Of all the evils the investor must face, the devil of risk is perhaps the most treacherous. For most investors, risk simply means losing money. But the gospel according to the academics who constructed the intellectual edifice of how to invest – the Efficient Market Hypothesis (EMH) and Modern Portfolio Theory (MPT) — is quite different. To them, since every investor is rational and hence risk-averse, they are willing to take on greater risk for higher pay-offs and will accept lower returns if they assume less risk. This wonderfully elegant but flawed premise has led to the way we measure risk. MPT is based on the notion that risk is equal to price volatility, or, put differently, the extent to which share prices fluctuate determines their riskiness.
Unfortunately, while this definition is useful in building complex mathematical models which intimidate the non-believers, it fails to address a number of empirical observations. First, even the academics accept that there is no proven correlation between volatility and returns using historic stock price data for any given period. Second, in the mind of the investor there is a huge difference between volatility on the upside and downside! I have yet to meet an individual who is discomforted by his stocks outperforming the index in a bull market. Third, and perhaps most troubling for the architects of MPT, is that measures of volatility fail to remain constant over time.
For volatility to be a useful measure of risk, it must have predictive power. If volatility in one period has little or no correlation with that in the next, then MPT falls flat on its face since the mantra of risk reduction through asset allocation breaks down! In effect, investors care about the risk from an uncertain future, the risk that things will turn out to be worse than we expect. The rear-view mirror approach of volatility is entirely worthless in dealing with such concerns. Why volatility? One obvious reason is that volatility, misplaced as it is, can be measured whereas uncertainty cannot be quantitatively addressed.
Warren Buffett once remarked that risk is tantamount to not knowing what you are doing. This idea provides a far superior framework in helping to cope with the real threats that imperil investors. Understanding the nature of the business and its ability to flourish in a competitive environment is the cornerstone of sensible risk assessment. Obviously a number of factors such as the ability of the management to control costs and allocate resources efficiently, the extent of financial leverage, the capital requirements for sustainable growth, the impact of change on competitive standing of the business, all matter. But most important is determining the right price to pay for the business compared to your estimate of its intrinsic worth to ensure that there is an adequate margin of safety which allows you to deal with the mood swings of Mr. Market and the inadequacies of your own judgment!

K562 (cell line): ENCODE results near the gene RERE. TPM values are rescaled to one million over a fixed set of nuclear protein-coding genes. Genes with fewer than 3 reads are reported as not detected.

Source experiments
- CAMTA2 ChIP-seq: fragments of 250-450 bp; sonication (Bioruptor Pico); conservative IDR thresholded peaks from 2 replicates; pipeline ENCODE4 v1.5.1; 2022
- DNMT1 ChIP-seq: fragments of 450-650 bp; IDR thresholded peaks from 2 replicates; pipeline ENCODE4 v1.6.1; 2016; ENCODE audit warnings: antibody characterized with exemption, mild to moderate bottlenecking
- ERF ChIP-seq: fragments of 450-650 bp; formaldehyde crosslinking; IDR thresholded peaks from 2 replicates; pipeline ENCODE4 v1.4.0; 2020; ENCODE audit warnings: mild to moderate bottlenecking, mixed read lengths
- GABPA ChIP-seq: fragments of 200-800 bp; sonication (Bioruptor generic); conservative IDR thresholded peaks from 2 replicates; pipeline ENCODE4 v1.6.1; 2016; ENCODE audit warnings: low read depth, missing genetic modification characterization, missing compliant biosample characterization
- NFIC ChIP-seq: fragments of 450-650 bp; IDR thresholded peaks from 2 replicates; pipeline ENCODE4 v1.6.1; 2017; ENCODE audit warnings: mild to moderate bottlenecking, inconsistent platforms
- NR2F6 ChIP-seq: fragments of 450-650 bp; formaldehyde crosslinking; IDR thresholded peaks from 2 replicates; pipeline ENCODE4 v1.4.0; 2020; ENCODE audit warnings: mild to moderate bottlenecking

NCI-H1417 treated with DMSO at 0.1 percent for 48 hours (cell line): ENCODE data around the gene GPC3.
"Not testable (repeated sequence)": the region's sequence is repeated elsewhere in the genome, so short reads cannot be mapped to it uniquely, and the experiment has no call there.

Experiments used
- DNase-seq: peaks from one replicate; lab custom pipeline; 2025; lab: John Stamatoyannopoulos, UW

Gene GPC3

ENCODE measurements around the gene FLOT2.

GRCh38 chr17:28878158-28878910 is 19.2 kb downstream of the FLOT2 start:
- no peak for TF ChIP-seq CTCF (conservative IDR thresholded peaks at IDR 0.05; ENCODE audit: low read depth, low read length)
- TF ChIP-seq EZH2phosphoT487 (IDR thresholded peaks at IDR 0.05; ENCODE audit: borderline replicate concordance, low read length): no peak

This approach actually suggests that volatility may be a source of great opportunity rather than risk. Simply put, when the price of a high quality business declines more than the comparable market index, the volatility increases but so does the margin of safety. Ben Graham captured the essence of this concept when he wrote, “the chief losses to investors come from the purchase of low-quality securities at times of favourable business conditions. The purchasers assume that prosperity is synonymous with safety.”
Where does the compass point in the heady markets of today? TIL Ltd (Rs. 528) seems to be pointing due North. This Kolkata-based company which distributes Caterpillar products and manufactures cranes is well positioned to benefit from a surge in capital spending. The company has a pristine balance sheet, a consistent track record of predictable and growing cash flows and competent management which values its reputation for integrity. With reasonable growth prospects, a trailing PE of 8 and ROCE (return on capital employed) in excess of 30 percent clearly the risks of a negative surprise appear minimal. As the French philosopher Henri Poincare noted: “We all know how cruel the truth often is, and we wonder whether delusion is more consoling.”
Disclosure: This column is neither an offer to sell nor solicitation to buy any of the securities mentioned herein. The author, a partner at Fortuna Capital, frequently invests in the shares discussed by him.